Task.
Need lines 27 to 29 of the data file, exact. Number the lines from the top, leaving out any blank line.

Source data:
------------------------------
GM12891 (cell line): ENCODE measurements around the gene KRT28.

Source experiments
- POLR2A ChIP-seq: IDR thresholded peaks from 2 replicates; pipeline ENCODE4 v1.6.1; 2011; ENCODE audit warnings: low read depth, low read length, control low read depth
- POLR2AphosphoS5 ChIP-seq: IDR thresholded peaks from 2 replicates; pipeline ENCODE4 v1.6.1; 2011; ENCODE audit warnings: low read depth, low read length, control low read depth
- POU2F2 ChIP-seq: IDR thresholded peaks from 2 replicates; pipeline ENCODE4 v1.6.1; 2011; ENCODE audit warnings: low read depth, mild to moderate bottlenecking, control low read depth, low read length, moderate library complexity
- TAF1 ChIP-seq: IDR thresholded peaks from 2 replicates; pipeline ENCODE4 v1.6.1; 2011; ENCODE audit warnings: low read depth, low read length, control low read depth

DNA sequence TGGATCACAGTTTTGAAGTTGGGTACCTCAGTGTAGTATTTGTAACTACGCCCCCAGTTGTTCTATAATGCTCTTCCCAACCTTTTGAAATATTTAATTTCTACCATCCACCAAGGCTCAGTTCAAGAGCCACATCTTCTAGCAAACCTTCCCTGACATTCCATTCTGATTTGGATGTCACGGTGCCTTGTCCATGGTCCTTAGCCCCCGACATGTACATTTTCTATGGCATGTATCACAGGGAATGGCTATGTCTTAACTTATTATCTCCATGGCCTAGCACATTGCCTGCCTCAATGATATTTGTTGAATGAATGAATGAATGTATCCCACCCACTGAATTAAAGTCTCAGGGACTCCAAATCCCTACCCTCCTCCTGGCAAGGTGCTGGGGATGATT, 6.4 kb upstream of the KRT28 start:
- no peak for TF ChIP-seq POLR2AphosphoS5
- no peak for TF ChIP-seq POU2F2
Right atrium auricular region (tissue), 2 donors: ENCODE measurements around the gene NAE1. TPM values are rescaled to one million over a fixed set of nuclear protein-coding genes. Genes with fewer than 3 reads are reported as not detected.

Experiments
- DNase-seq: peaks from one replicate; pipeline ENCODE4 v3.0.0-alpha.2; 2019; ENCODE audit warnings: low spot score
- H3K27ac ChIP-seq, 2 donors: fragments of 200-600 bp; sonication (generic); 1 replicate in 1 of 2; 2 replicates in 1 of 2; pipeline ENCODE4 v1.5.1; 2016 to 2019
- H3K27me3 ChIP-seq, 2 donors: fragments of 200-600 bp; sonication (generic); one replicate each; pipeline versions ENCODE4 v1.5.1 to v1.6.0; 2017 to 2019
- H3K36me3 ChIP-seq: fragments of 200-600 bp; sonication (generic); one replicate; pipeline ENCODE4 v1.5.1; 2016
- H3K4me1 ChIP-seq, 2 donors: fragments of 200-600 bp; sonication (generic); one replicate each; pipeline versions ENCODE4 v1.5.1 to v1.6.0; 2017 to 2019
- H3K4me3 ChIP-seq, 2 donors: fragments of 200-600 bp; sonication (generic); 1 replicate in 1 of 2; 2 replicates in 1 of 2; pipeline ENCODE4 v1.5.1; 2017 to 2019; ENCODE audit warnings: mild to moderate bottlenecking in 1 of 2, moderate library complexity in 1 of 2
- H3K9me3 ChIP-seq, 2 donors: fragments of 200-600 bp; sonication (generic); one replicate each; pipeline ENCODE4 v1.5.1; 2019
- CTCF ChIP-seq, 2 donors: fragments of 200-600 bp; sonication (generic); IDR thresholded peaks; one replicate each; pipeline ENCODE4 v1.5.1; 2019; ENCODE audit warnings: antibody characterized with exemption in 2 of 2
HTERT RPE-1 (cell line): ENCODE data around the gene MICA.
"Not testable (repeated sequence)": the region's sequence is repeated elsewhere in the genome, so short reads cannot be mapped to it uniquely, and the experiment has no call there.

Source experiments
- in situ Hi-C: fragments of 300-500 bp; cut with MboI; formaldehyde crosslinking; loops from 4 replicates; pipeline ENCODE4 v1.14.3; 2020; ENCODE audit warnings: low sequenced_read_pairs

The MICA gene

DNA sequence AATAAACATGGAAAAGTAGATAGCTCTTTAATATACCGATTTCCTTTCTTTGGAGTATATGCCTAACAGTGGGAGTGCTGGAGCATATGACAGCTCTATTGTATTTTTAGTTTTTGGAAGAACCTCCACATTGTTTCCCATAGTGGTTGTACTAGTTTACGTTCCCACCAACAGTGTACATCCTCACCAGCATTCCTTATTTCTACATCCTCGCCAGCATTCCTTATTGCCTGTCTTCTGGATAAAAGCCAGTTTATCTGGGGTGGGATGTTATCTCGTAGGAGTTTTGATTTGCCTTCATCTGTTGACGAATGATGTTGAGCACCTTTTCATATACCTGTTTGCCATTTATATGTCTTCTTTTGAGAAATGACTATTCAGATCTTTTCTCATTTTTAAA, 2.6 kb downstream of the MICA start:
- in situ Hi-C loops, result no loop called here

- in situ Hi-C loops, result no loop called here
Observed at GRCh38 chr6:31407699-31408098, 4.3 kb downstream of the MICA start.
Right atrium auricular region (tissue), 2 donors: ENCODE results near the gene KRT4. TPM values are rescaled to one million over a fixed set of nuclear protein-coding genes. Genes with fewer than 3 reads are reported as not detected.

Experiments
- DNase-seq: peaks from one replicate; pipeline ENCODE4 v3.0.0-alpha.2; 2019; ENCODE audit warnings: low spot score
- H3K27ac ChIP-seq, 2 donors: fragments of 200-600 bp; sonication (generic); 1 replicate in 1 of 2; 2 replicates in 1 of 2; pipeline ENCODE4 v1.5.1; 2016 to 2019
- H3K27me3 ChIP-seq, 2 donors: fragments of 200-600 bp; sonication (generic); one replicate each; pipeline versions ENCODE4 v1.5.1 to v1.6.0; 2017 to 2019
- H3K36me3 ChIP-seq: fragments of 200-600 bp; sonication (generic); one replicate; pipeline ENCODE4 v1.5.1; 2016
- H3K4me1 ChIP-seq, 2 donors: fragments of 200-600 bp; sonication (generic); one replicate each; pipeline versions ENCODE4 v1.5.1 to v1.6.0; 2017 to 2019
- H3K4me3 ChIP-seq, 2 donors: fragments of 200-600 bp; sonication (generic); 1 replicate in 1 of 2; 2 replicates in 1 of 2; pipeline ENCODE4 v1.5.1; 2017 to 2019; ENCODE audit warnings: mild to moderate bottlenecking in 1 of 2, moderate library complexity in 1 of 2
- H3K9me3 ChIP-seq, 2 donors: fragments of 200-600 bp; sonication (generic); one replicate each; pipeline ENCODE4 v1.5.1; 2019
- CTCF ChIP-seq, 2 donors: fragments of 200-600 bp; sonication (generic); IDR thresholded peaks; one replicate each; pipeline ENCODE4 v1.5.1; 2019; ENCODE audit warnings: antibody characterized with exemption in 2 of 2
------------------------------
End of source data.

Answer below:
- in situ Hi-C loops, result no loop called here
Observed at GRCh38 chr6:31407699-31408098, 4.3 kb downstream of the MICA start.
Right atrium auricular region (tissue), 2 donors: ENCODE results near the gene KRT4. TPM values are rescaled to one million over a fixed set of nuclear protein-coding genes. Genes with fewer than 3 reads are reported as not detected.